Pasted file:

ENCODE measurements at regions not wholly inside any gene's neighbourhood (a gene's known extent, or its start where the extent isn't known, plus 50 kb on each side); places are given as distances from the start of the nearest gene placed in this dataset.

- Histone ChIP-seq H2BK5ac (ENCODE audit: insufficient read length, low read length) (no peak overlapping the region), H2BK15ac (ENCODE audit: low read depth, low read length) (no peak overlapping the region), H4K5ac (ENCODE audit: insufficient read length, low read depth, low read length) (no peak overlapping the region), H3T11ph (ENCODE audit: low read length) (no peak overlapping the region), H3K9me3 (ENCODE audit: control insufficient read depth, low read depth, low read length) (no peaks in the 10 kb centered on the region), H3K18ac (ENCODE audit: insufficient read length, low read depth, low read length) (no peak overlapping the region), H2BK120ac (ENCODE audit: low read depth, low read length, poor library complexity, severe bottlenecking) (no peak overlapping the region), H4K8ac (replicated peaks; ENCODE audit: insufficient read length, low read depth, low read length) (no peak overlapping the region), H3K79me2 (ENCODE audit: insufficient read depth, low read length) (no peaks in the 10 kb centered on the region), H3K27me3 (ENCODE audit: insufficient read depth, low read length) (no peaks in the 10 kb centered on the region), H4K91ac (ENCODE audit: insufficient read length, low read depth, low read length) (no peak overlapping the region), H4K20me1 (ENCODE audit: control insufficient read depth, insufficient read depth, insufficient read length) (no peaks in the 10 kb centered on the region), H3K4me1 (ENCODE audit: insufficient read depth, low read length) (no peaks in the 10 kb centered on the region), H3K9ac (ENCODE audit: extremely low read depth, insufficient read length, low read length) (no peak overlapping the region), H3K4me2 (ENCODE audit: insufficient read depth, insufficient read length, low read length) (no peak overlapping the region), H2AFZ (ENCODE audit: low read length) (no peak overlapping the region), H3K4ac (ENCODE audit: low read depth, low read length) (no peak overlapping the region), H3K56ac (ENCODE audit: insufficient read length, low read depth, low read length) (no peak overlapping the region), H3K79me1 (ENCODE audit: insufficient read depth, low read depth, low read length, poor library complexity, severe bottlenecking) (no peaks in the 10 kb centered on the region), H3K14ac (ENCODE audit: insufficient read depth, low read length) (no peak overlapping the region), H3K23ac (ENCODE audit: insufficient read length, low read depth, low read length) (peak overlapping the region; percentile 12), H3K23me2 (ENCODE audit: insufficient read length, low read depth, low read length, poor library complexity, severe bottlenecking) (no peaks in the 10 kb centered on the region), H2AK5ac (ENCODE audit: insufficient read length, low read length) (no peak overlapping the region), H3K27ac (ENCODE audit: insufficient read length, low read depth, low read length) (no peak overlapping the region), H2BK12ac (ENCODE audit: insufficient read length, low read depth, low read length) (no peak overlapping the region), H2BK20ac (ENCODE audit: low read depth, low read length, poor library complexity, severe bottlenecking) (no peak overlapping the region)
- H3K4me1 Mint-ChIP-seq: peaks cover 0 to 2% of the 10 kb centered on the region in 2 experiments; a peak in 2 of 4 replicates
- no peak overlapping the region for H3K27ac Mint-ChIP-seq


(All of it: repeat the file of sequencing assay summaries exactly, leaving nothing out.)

ENCODE measurements at regions not wholly inside any gene's neighbourhood (a gene's known extent, or its start where the extent isn't known, plus 50 kb on each side); places are given as distances from the start of the nearest gene placed in this dataset.

- Histone ChIP-seq H2BK5ac (ENCODE audit: insufficient read length, low read length) (no peak overlapping the region), H2BK15ac (ENCODE audit: low read depth, low read length) (no peak overlapping the region), H4K5ac (ENCODE audit: insufficient read length, low read depth, low read length) (no peak overlapping the region), H3T11ph (ENCODE audit: low read length) (no peak overlapping the region), H3K9me3 (ENCODE audit: control insufficient read depth, low read depth, low read length) (no peaks in the 10 kb centered on the region), H3K18ac (ENCODE audit: insufficient read length, low read depth, low read length) (no peak overlapping the region), H2BK120ac (ENCODE audit: low read depth, low read length, poor library complexity, severe bottlenecking) (no peak overlapping the region), H4K8ac (replicated peaks; ENCODE audit: insufficient read length, low read depth, low read length) (no peak overlapping the region), H3K79me2 (ENCODE audit: insufficient read depth, low read length) (no peaks in the 10 kb centered on the region), H3K27me3 (ENCODE audit: insufficient read depth, low read length) (no peaks in the 10 kb centered on the region), H4K91ac (ENCODE audit: insufficient read length, low read depth, low read length) (no peak overlapping the region), H4K20me1 (ENCODE audit: control insufficient read depth, insufficient read depth, insufficient read length) (no peaks in the 10 kb centered on the region), H3K4me1 (ENCODE audit: insufficient read depth, low read length) (no peaks in the 10 kb centered on the region), H3K9ac (ENCODE audit: extremely low read depth, insufficient read length, low read length) (no peak overlapping the region), H3K4me2 (ENCODE audit: insufficient read depth, insufficient read length, low read length) (no peak overlapping the region), H2AFZ (ENCODE audit: low read length) (no peak overlapping the region), H3K4ac (ENCODE audit: low read depth, low read length) (no peak overlapping the region), H3K56ac (ENCODE audit: insufficient read length, low read depth, low read length) (no peak overlapping the region), H3K79me1 (ENCODE audit: insufficient read depth, low read depth, low read length, poor library complexity, severe bottlenecking) (no peaks in the 10 kb centered on the region), H3K14ac (ENCODE audit: insufficient read depth, low read length) (no peak overlapping the region), H3K23ac (ENCODE audit: insufficient read length, low read depth, low read length) (peak overlapping the region; percentile 12), H3K23me2 (ENCODE audit: insufficient read length, low read depth, low read length, poor library complexity, severe bottlenecking) (no peaks in the 10 kb centered on the region), H2AK5ac (ENCODE audit: insufficient read length, low read length) (no peak overlapping the region), H3K27ac (ENCODE audit: insufficient read length, low read depth, low read length) (no peak overlapping the region), H2BK12ac (ENCODE audit: insufficient read length, low read depth, low read length) (no peak overlapping the region), H2BK20ac (ENCODE audit: low read depth, low read length, poor library complexity, severe bottlenecking) (no peak overlapping the region)
- H3K4me1 Mint-ChIP-seq: peaks cover 0 to 2% of the 10 kb centered on the region in 2 experiments; a peak in 2 of 4 replicates
- no peak overlapping the region for H3K27ac Mint-ChIP-seq